The FBI’s most wanted criminals list is almost as infamous as the people on it.
Through the years, the Federal Bureau of Investigation’s ‘Ten Most Wanted’ has been almost as infamous as the men on it.
Over the years, criminals such as James Earl Ray, El Chapo, Whitey Bulger and Osama bin Laden all held a spot on the list.
Since 1950, the list contributed to the arrests of more than 150 criminals and played host to some of history’s most notorious household names. The list was the brainchild of J. Edgar Hoover, after spending years compiling lists of individual state criminals into one. Hoover realized that publicizing a nation-wide list of the ten most dangerous criminals could result in faster arrests, and on March 14, 1950, published the very first one.
A committee made up of agents from all 56 field offices of the FBI create the list, after surveying the most dangerous crimes, and the period of time the criminal spent evading arrest. Surprisingly, there’s even a waiting list. Some criminals are placed on a secondary list, and have to wait until a spot frees up. Osama bin Laden was one of those wait-listed for the top ten. He wasn’t added until almost a year after he bombed an embassy in Kenya.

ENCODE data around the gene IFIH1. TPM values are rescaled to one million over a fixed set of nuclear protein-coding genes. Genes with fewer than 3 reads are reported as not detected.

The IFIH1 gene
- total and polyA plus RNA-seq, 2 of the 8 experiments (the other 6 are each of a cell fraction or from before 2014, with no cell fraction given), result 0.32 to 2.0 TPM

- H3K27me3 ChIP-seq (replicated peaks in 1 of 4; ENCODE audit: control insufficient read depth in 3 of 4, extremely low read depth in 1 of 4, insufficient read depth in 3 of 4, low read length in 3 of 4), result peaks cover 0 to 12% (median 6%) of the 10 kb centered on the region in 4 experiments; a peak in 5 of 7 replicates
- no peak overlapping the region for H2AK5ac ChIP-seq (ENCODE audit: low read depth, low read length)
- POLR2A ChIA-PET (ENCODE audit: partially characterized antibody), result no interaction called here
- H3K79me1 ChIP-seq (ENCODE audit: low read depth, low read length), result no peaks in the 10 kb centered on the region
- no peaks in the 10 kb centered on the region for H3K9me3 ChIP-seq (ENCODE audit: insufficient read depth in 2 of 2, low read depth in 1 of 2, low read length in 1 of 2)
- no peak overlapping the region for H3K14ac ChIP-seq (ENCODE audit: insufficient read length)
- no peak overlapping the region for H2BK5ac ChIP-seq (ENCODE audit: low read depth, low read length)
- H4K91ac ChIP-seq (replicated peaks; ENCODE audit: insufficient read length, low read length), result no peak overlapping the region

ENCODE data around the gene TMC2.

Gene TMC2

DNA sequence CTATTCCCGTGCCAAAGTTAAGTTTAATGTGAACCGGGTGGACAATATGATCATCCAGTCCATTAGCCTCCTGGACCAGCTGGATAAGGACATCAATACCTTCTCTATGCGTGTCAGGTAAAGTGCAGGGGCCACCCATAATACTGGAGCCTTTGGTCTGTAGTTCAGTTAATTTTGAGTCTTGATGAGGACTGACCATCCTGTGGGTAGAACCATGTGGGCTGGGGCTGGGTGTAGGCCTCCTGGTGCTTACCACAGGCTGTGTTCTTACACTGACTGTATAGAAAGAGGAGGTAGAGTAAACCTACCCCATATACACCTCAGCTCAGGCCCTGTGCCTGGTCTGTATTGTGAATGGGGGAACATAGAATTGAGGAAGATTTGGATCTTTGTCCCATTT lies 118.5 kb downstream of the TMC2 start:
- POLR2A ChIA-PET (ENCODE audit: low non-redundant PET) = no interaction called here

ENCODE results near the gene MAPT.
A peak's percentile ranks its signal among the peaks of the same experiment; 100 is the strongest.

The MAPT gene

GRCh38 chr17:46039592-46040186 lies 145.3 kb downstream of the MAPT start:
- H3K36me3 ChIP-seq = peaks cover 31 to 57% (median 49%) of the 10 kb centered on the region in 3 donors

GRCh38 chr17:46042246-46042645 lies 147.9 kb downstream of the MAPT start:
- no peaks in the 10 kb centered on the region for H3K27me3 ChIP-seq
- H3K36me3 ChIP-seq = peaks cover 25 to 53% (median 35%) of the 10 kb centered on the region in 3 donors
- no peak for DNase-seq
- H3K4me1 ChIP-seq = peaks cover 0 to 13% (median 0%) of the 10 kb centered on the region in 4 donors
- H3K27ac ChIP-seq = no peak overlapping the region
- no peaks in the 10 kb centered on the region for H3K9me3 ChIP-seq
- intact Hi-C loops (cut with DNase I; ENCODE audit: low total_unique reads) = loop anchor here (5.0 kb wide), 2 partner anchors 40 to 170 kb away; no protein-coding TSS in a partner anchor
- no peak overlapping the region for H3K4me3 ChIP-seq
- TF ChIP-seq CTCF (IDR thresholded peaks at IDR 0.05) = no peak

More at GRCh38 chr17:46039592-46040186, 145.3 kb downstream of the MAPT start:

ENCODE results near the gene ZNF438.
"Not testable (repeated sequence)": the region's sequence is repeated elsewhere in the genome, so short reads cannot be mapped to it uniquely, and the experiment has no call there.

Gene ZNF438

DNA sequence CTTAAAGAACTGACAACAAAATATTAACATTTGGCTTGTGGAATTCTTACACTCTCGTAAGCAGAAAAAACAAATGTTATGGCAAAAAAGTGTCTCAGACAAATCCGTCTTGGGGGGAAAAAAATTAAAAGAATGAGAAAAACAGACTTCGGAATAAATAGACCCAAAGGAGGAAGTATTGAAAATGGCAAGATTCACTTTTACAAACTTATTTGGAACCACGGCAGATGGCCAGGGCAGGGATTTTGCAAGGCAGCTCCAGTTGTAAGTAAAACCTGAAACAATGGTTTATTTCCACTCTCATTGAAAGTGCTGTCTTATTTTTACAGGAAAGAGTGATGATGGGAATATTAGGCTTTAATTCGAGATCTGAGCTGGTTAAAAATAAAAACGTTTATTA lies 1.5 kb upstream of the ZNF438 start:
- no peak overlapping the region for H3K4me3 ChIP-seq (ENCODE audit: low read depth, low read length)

Though it’s referred to as the “top ten,” the list occasionally is shortened to as little as 7 and has been expanded to include 11 names at least twice in history. There’s no specific kind of crime that warrants you a place on the list, though most of them are similar in nature. The most popular crimes include murder, arson, sexual offenses, and drug smuggling.
The first man to make the list was Thomas James Holden, a bank robber who was accused of robbing a mail train, escaping prison and murdering his wife. He was apprehended after a man recognized him after seeing the list in his local newspaper.
The criminal who spend the longest on the list was Donald Eugene Webb, who spent almost 30 years in various spots among the top ten. He was eventually removed in 2007 after it was assumed he was dead, but it wasn’t until 2017 that his remains were located.
Out of more than 500 people who’ve had their names on the list, only nine of them were women, the first in 1968, the latest in 2016.
As of Nov. 30, 2017, the current list is as follows: